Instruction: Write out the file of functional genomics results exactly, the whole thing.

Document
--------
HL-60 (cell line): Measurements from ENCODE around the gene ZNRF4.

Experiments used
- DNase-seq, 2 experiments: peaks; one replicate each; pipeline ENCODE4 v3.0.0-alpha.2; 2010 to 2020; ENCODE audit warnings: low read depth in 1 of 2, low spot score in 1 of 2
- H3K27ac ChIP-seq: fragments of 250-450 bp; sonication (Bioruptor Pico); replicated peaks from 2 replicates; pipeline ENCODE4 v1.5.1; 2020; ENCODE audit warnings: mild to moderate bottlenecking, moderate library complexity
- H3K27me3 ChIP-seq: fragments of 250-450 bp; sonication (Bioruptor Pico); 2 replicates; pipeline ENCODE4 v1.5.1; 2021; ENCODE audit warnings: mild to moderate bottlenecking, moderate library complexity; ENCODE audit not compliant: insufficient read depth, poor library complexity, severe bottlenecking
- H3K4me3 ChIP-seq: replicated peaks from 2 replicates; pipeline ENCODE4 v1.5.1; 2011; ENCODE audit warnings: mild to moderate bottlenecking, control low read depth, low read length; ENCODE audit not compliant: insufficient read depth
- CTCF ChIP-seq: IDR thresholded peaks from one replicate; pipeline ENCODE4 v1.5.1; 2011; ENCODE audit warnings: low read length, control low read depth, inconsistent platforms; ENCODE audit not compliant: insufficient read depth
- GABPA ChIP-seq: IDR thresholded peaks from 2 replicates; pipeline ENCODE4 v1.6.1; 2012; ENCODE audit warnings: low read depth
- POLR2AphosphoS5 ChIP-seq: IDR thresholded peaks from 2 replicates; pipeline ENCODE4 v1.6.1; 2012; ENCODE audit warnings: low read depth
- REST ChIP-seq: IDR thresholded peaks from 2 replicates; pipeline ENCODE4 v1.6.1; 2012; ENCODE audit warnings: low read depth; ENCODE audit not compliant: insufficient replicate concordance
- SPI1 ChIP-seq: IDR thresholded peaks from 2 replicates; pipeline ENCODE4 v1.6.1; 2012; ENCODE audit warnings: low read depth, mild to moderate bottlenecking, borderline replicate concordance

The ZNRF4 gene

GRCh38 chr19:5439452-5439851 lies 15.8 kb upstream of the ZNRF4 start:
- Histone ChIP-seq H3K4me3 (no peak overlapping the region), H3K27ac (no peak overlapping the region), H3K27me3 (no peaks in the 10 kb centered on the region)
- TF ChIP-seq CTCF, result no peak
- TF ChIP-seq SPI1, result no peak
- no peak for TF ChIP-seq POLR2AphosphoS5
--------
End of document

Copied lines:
HL-60 (cell line): Measurements from ENCODE around the gene ZNRF4.

Experiments used
- DNase-seq, 2 experiments: peaks; one replicate each; pipeline ENCODE4 v3.0.0-alpha.2; 2010 to 2020; ENCODE audit warnings: low read depth in 1 of 2, low spot score in 1 of 2
- H3K27ac ChIP-seq: fragments of 250-450 bp; sonication (Bioruptor Pico); replicated peaks from 2 replicates; pipeline ENCODE4 v1.5.1; 2020; ENCODE audit warnings: mild to moderate bottlenecking, moderate library complexity
- H3K27me3 ChIP-seq: fragments of 250-450 bp; sonication (Bioruptor Pico); 2 replicates; pipeline ENCODE4 v1.5.1; 2021; ENCODE audit warnings: mild to moderate bottlenecking, moderate library complexity; ENCODE audit not compliant: insufficient read depth, poor library complexity, severe bottlenecking
- H3K4me3 ChIP-seq: replicated peaks from 2 replicates; pipeline ENCODE4 v1.5.1; 2011; ENCODE audit warnings: mild to moderate bottlenecking, control low read depth, low read length; ENCODE audit not compliant: insufficient read depth
- CTCF ChIP-seq: IDR thresholded peaks from one replicate; pipeline ENCODE4 v1.5.1; 2011; ENCODE audit warnings: low read length, control low read depth, inconsistent platforms; ENCODE audit not compliant: insufficient read depth
- GABPA ChIP-seq: IDR thresholded peaks from 2 replicates; pipeline ENCODE4 v1.6.1; 2012; ENCODE audit warnings: low read depth
- POLR2AphosphoS5 ChIP-seq: IDR thresholded peaks from 2 replicates; pipeline ENCODE4 v1.6.1; 2012; ENCODE audit warnings: low read depth
- REST ChIP-seq: IDR thresholded peaks from 2 replicates; pipeline ENCODE4 v1.6.1; 2012; ENCODE audit warnings: low read depth; ENCODE audit not compliant: insufficient replicate concordance
- SPI1 ChIP-seq: IDR thresholded peaks from 2 replicates; pipeline ENCODE4 v1.6.1; 2012; ENCODE audit warnings: low read depth, mild to moderate bottlenecking, borderline replicate concordance

The ZNRF4 gene

GRCh38 chr19:5439452-5439851 lies 15.8 kb upstream of the ZNRF4 start:
- Histone ChIP-seq H3K4me3 (no peak overlapping the region), H3K27ac (no peak overlapping the region), H3K27me3 (no peaks in the 10 kb centered on the region)
- TF ChIP-seq CTCF, result no peak
- TF ChIP-seq SPI1, result no peak
- no peak for TF ChIP-seq POLR2AphosphoS5